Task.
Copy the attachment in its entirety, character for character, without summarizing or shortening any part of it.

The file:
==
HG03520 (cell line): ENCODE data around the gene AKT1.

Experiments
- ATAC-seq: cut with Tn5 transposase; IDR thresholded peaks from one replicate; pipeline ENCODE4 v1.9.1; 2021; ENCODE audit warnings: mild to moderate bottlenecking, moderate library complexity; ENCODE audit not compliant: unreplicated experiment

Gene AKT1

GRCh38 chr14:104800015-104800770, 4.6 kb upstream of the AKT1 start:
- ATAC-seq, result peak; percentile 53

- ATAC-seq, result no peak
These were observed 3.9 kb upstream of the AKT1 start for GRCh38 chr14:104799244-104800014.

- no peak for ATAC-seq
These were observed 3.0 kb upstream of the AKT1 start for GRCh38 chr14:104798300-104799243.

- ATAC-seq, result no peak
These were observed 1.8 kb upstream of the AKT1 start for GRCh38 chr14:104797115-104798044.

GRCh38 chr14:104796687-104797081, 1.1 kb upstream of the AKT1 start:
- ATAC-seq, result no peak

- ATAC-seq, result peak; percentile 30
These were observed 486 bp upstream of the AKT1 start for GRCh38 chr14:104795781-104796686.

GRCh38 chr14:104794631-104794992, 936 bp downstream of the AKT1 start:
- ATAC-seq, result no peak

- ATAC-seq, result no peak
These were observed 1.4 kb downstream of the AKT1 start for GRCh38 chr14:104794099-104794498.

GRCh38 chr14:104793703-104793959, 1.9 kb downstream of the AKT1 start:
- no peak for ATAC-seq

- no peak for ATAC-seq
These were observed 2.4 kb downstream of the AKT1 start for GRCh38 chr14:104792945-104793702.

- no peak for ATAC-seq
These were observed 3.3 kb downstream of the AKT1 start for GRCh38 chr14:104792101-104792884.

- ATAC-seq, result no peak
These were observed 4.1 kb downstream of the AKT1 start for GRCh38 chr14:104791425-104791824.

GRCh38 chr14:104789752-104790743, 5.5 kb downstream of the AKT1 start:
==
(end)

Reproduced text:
HG03520 (cell line): ENCODE data around the gene AKT1.

Experiments
- ATAC-seq: cut with Tn5 transposase; IDR thresholded peaks from one replicate; pipeline ENCODE4 v1.9.1; 2021; ENCODE audit warnings: mild to moderate bottlenecking, moderate library complexity; ENCODE audit not compliant: unreplicated experiment

Gene AKT1

GRCh38 chr14:104800015-104800770, 4.6 kb upstream of the AKT1 start:
- ATAC-seq, result peak; percentile 53

- ATAC-seq, result no peak
These were observed 3.9 kb upstream of the AKT1 start for GRCh38 chr14:104799244-104800014.

- no peak for ATAC-seq
These were observed 3.0 kb upstream of the AKT1 start for GRCh38 chr14:104798300-104799243.

- ATAC-seq, result no peak
These were observed 1.8 kb upstream of the AKT1 start for GRCh38 chr14:104797115-104798044.

GRCh38 chr14:104796687-104797081, 1.1 kb upstream of the AKT1 start:
- ATAC-seq, result no peak

- ATAC-seq, result peak; percentile 30
These were observed 486 bp upstream of the AKT1 start for GRCh38 chr14:104795781-104796686.

GRCh38 chr14:104794631-104794992, 936 bp downstream of the AKT1 start:
- ATAC-seq, result no peak

- ATAC-seq, result no peak
These were observed 1.4 kb downstream of the AKT1 start for GRCh38 chr14:104794099-104794498.

GRCh38 chr14:104793703-104793959, 1.9 kb downstream of the AKT1 start:
- no peak for ATAC-seq

- no peak for ATAC-seq
These were observed 2.4 kb downstream of the AKT1 start for GRCh38 chr14:104792945-104793702.

- no peak for ATAC-seq
These were observed 3.3 kb downstream of the AKT1 start for GRCh38 chr14:104792101-104792884.

- ATAC-seq, result no peak
These were observed 4.1 kb downstream of the AKT1 start for GRCh38 chr14:104791425-104791824.

GRCh38 chr14:104789752-104790743, 5.5 kb downstream of the AKT1 start: